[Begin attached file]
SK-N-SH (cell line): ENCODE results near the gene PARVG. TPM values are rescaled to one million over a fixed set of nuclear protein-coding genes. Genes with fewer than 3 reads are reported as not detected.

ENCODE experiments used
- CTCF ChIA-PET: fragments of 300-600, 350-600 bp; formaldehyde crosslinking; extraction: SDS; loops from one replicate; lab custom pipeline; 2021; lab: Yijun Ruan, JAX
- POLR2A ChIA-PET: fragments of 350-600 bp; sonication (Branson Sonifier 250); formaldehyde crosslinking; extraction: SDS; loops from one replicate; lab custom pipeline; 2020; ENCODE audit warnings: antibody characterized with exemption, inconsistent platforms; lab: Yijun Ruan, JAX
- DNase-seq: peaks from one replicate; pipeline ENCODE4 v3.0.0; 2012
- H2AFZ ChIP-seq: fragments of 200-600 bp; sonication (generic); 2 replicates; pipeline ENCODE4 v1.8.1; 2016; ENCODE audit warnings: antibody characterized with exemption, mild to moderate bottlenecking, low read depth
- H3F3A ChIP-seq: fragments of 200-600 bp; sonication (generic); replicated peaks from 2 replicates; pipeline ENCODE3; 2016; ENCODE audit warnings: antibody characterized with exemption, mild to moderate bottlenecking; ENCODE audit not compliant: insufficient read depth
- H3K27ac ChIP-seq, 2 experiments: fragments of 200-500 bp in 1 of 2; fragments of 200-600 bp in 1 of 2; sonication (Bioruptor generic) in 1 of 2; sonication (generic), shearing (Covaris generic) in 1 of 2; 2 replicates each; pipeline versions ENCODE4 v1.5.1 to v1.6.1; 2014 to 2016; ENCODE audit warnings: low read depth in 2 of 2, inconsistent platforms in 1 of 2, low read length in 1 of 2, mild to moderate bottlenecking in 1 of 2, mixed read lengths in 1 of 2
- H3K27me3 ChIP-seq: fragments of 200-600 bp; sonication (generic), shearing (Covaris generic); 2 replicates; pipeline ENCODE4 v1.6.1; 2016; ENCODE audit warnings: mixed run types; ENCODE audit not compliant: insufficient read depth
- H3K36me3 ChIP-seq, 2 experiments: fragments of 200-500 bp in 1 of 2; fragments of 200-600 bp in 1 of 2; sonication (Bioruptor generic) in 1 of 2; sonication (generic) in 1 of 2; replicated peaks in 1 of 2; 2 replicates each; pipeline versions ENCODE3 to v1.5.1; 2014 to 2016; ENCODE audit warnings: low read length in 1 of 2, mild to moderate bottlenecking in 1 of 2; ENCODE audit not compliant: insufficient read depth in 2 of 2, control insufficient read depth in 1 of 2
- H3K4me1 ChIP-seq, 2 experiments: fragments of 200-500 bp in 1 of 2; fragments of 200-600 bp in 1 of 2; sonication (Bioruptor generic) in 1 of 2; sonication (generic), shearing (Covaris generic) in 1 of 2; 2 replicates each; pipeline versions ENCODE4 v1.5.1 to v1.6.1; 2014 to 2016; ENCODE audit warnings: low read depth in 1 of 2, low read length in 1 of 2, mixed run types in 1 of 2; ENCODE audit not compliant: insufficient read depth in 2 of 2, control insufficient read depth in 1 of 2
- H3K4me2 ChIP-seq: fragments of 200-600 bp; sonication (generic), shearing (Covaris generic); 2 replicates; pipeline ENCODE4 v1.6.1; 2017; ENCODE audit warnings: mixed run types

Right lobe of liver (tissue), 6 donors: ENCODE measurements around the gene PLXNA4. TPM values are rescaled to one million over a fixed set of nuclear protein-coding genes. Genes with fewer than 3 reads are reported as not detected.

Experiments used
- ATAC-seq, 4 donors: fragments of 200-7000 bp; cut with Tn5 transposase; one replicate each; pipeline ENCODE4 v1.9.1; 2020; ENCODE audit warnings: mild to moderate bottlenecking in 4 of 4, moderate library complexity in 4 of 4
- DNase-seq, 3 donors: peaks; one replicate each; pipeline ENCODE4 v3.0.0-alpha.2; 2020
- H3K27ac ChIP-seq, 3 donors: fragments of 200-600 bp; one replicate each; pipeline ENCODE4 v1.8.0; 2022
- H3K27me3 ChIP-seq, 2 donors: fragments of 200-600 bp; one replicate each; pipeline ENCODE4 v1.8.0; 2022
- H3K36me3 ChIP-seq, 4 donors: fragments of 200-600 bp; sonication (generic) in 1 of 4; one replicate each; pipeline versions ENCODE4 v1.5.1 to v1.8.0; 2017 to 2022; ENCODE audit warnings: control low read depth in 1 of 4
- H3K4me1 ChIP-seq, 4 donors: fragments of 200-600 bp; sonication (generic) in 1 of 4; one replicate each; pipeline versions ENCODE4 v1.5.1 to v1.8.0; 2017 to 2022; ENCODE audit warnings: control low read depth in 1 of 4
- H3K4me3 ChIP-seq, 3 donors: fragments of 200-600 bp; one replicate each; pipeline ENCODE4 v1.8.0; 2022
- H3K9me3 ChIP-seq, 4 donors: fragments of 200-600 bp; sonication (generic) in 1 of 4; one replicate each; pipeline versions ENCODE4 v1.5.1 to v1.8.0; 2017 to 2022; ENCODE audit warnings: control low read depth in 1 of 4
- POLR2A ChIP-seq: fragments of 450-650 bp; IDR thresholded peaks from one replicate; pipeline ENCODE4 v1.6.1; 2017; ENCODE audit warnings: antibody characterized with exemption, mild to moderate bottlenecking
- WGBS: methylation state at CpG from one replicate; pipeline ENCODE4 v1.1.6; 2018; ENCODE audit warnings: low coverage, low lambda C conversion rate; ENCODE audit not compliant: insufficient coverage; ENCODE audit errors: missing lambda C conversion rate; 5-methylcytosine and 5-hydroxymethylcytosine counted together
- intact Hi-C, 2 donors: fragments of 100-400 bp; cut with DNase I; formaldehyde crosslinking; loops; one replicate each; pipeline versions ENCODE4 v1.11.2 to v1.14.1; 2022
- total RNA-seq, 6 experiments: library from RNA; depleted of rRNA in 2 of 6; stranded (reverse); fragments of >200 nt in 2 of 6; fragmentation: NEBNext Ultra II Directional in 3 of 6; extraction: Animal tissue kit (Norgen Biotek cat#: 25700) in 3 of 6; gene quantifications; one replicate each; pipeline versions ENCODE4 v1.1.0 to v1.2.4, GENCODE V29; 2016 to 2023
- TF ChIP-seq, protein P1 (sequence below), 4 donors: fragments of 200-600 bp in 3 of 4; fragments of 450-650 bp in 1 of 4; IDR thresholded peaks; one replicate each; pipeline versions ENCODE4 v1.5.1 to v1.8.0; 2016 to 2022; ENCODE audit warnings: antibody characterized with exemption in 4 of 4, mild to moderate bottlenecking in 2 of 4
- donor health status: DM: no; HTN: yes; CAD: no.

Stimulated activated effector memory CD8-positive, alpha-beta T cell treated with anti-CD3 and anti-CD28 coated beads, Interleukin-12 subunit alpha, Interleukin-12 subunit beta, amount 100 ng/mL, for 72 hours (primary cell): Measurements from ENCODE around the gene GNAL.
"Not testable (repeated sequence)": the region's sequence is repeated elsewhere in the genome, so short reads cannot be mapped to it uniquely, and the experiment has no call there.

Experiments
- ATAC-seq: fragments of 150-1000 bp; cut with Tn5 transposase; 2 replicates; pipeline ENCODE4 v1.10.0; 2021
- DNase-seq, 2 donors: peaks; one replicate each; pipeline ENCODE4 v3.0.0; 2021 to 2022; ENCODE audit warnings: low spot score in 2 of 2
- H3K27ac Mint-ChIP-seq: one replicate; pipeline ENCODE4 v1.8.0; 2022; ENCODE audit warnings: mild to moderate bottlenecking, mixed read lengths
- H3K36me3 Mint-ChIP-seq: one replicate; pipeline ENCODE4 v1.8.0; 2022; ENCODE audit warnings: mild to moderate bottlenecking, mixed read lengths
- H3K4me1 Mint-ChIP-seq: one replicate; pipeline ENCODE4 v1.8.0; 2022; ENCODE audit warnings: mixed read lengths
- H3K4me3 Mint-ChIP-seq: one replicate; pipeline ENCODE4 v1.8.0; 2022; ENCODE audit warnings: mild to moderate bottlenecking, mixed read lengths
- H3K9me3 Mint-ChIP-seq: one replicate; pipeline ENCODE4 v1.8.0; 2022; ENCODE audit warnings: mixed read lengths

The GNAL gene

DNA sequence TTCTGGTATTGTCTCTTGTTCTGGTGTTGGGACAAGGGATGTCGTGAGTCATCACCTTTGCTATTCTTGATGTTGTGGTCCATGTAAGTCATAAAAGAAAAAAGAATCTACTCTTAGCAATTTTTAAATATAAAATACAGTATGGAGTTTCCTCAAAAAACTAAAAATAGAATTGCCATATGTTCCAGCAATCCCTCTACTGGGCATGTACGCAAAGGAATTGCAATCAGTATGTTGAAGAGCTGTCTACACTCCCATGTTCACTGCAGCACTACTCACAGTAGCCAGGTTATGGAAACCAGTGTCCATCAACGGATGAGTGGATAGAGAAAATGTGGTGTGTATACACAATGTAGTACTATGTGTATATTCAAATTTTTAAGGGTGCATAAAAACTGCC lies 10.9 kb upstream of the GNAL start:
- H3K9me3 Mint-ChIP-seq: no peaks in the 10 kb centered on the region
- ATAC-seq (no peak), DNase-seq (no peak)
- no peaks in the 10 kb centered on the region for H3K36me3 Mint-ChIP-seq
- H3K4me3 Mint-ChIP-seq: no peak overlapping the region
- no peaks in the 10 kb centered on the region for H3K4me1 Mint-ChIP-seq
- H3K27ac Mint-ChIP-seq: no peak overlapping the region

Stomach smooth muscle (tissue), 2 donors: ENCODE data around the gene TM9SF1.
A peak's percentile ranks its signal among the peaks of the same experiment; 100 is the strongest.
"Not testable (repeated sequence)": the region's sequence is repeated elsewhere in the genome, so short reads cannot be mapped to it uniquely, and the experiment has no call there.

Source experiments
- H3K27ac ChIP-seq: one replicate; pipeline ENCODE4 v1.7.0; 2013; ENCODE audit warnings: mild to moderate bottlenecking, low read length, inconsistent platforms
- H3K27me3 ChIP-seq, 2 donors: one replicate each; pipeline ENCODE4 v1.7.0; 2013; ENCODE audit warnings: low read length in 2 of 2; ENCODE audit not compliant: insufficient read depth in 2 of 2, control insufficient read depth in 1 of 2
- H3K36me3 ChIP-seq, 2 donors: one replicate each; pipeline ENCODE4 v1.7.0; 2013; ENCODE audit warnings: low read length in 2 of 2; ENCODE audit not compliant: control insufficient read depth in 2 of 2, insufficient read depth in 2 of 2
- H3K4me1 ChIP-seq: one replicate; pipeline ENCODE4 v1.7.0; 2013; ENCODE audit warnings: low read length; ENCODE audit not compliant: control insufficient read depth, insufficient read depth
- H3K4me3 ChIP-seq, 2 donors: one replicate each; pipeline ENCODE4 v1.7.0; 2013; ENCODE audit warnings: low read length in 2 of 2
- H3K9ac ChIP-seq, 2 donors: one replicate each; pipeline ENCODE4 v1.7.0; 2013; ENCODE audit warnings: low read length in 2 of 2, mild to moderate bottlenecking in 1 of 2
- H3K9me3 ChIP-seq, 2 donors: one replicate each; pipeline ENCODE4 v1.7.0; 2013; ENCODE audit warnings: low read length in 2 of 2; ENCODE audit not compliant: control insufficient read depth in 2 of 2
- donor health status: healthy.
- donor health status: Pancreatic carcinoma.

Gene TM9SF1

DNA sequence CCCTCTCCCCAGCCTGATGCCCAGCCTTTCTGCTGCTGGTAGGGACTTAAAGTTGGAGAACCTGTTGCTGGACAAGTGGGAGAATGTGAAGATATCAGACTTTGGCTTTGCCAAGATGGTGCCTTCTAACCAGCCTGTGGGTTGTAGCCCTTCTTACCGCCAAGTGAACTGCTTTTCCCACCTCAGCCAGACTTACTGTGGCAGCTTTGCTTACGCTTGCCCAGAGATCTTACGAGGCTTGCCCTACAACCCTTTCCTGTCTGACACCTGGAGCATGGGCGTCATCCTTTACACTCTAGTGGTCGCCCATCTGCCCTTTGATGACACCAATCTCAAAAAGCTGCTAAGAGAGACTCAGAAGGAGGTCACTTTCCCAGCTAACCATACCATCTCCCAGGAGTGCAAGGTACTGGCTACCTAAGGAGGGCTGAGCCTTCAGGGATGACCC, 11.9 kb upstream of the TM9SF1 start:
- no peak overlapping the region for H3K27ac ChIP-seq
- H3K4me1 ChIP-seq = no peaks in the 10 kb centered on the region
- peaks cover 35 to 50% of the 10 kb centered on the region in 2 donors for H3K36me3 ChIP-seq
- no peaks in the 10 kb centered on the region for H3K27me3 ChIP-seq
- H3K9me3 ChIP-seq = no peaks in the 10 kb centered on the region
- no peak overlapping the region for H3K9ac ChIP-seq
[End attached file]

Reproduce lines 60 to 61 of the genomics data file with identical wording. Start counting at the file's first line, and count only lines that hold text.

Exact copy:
Gene TM9SF1

DNA sequence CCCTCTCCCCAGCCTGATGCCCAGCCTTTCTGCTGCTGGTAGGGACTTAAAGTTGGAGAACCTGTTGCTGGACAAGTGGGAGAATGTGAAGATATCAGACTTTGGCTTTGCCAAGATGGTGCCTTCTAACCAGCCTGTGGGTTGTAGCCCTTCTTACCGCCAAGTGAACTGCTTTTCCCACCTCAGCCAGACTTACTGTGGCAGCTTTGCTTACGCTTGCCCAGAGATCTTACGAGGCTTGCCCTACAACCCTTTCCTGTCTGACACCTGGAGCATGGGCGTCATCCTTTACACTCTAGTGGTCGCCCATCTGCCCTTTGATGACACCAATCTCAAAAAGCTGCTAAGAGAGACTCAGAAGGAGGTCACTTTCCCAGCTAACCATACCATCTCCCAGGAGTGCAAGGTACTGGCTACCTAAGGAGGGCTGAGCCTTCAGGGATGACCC, 11.9 kb upstream of the TM9SF1 start: